Growing Obesity Rate Threatens America’s Poorest States
Policy + Politics

Growing Obesity Rate Threatens America’s Poorest States

REUTERS/Mike Blake

Every year, the United States sets a new record high obesity rate—this year climbing to 27.7 percent of the population. As the number of obese people expands, the cost of treating them also continues to soar.

Last year, researchers from the National Center for Weight & Wellness at George Washington University estimated that the annual cost of obesity to the United States is around $305.1 billion. That includes direct medical and non-medical services, worker productivity losses, disability issues and premature death.

Related: Americans Lose More Ground in Fighting Obesity

While the national average stands just under 30 percent, some states—often among the poorest in the country—have rates as high as 35 percent. A new Gallup poll shows that for the second year in a row, Mississippi has the highest obesity rate in the country at 35.2 percent, followed by West Virginia 34.3 percent.

The two states have maintained these rates since at least 2012, according to Gallup. Other predominately southern states like Louisiana, Arkansas and Kentucky have also been among the top 10 states with the highest obesity rates every year since the polling firm began tracking this data in 2008.

States With Highest Obesity Rates - Gallup Percent
Mississippi 35.2
West Virginia 34.3
Louisiana 33.2
Arkansas 33
Oklahoma 32.6
Alabama 32.1
Kentucky 31.5
Indiana 31.4
Iowa 31.1
Missouri 30.9
Source: Gallup Healthways Well-Being Index January -December 2014

“Residents in these areas are less likely to eat healthily and exercise, and are more likely to suffer from chronic diseases like high blood pressure, high cholesterol, depression, diabetes, cancer and heart attacks. Obesity-related health problems could drive up healthcare costs and potentially have larger economic implications for states that suffer most,” Gallup pollsters wrote in a blog post.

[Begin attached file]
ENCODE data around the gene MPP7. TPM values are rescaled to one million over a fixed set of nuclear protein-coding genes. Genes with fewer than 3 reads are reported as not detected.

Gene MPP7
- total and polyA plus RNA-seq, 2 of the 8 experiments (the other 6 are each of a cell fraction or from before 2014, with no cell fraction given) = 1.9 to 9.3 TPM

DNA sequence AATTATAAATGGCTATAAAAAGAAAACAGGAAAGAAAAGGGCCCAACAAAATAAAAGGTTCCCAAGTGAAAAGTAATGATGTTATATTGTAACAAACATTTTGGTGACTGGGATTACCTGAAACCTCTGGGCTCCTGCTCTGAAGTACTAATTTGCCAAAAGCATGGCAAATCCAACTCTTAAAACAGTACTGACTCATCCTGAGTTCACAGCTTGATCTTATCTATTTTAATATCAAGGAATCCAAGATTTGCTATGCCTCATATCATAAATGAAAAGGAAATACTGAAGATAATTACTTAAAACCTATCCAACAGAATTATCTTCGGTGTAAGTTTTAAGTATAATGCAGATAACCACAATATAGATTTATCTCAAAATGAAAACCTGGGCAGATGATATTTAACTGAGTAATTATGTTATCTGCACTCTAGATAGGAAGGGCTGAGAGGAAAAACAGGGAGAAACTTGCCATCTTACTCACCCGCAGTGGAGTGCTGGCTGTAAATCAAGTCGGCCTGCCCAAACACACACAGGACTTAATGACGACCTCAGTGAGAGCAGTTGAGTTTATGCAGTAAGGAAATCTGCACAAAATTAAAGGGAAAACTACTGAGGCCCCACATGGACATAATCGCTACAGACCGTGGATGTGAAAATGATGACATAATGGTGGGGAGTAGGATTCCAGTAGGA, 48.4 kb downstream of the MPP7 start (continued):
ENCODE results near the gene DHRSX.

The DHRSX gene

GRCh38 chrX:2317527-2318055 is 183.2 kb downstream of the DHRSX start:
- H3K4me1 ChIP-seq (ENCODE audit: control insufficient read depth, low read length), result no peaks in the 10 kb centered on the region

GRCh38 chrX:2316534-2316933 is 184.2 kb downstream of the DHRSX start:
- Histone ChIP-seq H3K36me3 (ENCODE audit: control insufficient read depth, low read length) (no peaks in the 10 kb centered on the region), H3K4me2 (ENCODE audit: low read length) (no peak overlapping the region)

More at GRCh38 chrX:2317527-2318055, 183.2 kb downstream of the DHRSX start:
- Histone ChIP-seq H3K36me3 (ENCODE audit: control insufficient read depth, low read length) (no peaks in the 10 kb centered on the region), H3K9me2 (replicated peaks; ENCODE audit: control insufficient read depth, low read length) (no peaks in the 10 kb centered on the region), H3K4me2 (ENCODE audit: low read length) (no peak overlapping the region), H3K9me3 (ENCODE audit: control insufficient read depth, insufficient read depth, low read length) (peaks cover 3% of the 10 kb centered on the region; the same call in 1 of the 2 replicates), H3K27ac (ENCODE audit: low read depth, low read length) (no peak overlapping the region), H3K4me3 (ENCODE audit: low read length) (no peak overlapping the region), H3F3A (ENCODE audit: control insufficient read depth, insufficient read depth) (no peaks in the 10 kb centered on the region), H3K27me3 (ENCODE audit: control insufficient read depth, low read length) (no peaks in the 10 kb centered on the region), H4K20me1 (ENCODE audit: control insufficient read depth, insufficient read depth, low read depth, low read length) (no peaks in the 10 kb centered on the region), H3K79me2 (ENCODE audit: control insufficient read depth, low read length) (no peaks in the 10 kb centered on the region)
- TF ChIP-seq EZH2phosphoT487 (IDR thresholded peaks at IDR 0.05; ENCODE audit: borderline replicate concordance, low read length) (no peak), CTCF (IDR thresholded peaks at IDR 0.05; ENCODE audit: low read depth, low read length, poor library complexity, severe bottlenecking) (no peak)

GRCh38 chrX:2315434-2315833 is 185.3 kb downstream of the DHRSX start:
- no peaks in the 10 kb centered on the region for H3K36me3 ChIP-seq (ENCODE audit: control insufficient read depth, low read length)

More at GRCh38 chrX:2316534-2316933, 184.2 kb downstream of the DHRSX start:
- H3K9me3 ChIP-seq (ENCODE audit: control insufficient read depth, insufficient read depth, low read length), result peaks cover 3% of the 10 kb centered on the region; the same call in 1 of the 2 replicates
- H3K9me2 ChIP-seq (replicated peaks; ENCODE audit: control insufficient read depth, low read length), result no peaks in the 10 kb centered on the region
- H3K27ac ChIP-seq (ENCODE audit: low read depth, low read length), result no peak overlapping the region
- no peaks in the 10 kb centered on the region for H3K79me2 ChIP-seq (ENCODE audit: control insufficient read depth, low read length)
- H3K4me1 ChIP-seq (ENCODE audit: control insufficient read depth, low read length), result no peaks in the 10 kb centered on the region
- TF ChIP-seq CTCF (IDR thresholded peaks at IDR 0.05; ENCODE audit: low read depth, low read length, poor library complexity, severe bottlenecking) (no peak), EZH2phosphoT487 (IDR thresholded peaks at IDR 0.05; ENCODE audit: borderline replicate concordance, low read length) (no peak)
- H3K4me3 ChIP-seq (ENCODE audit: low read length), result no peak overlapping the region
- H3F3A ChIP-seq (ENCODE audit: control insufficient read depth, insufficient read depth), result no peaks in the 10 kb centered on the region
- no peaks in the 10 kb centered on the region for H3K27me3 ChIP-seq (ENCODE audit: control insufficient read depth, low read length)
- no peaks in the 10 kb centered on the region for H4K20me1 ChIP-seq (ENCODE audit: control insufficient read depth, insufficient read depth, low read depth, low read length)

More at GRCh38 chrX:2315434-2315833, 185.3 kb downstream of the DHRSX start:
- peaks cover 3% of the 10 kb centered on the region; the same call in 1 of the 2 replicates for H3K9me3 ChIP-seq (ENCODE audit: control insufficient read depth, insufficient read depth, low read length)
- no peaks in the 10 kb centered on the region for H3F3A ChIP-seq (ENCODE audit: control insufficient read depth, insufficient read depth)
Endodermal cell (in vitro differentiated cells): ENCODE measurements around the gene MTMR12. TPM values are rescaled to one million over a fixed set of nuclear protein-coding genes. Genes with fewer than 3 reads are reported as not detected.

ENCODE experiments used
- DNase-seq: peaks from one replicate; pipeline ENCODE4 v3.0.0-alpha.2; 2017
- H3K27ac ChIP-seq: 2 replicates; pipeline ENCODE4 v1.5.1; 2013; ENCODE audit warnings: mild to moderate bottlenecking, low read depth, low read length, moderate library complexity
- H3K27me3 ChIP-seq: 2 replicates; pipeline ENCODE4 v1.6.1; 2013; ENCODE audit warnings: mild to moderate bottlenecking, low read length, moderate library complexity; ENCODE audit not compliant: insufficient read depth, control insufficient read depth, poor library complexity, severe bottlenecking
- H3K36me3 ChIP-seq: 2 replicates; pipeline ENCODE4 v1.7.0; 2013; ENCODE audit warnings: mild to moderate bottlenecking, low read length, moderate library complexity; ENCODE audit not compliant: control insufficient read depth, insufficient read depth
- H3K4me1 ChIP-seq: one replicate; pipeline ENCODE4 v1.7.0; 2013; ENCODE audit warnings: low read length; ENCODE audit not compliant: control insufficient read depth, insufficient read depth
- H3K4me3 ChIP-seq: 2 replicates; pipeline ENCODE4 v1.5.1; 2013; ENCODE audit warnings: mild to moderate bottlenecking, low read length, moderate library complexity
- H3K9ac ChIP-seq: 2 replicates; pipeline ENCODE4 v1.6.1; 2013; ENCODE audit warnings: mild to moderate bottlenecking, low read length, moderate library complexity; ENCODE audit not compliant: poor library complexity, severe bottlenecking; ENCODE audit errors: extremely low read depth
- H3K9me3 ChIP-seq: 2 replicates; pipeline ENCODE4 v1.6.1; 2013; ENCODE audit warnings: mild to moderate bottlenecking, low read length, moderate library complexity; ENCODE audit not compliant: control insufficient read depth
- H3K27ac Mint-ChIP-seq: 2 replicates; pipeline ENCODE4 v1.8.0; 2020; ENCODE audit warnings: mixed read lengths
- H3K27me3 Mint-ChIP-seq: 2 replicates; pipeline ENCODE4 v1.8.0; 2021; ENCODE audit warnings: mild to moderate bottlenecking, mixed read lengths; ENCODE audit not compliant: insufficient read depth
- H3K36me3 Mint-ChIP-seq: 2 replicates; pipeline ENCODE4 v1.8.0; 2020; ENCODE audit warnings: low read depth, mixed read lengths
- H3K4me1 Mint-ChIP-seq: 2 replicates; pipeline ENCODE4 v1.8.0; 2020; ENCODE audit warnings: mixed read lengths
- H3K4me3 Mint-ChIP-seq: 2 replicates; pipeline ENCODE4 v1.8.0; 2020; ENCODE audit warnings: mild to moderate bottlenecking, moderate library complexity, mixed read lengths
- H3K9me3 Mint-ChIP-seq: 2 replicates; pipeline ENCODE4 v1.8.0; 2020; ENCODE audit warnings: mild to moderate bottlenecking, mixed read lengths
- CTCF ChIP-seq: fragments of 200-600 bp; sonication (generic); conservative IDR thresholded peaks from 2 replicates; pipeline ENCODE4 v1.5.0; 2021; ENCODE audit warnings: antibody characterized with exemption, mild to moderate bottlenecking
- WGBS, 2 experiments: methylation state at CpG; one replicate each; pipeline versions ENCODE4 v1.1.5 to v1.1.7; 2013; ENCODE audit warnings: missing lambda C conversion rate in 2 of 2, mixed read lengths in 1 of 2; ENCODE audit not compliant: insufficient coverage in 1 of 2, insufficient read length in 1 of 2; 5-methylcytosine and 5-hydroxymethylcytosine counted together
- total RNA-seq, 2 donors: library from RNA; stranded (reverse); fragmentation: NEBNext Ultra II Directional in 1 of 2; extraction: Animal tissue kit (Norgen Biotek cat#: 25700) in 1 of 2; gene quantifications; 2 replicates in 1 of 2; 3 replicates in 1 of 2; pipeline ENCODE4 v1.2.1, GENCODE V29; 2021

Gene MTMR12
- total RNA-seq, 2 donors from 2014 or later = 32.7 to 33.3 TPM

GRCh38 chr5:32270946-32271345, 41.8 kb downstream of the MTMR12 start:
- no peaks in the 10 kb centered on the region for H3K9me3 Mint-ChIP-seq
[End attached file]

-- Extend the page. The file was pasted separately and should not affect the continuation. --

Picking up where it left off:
An analysis by NerdWallet last year found that, on average, states spend about $2.9 billion on obesity related costs.

Last month, the Center for Social Dynamics and Policy in partnership with the World Food Center of the University of California-Davis released a study estimating that the public health costs of obesity over a person’s lifetime average about $92,235 more than a person with a normal body weight. 

States With Lowest Obesity Rates - Gallup Percent
Hawaii 19
Colorado 20.3
Montana 23.5
California 23.9
Massachusetts 24
Idaho 24.2
South Dakota 24.6
New York 24.7
Minnesota 24.8
Connecticut 24.9
Source: Gallup Healthways Well-Being Index January -December 2014

Obesity is determined using the Body Mass Index, which is a ratio of an individual’s weight to height to determine their body classification. BMI indexes 30 and over are classified as “obese.”

On the other hand, the Gallup poll found that Hawaii had the lowest obesity rate in the country at 19 percent, followed by Colorado at 20.3 percent. Gallup’s Justin McCarthy and Diana Liu said Colorado has consistently ranked near the top—along with California, Massachusetts and Connecticut.

“Obesity rates continue to be highest in Southern and Midwestern states and lowest in Western and Northeastern states, a pattern that has persisted since Gallup and Healthways began tracking the obesity rate in 2008,” the pollsters said in a blog posted on Gallup’s website.


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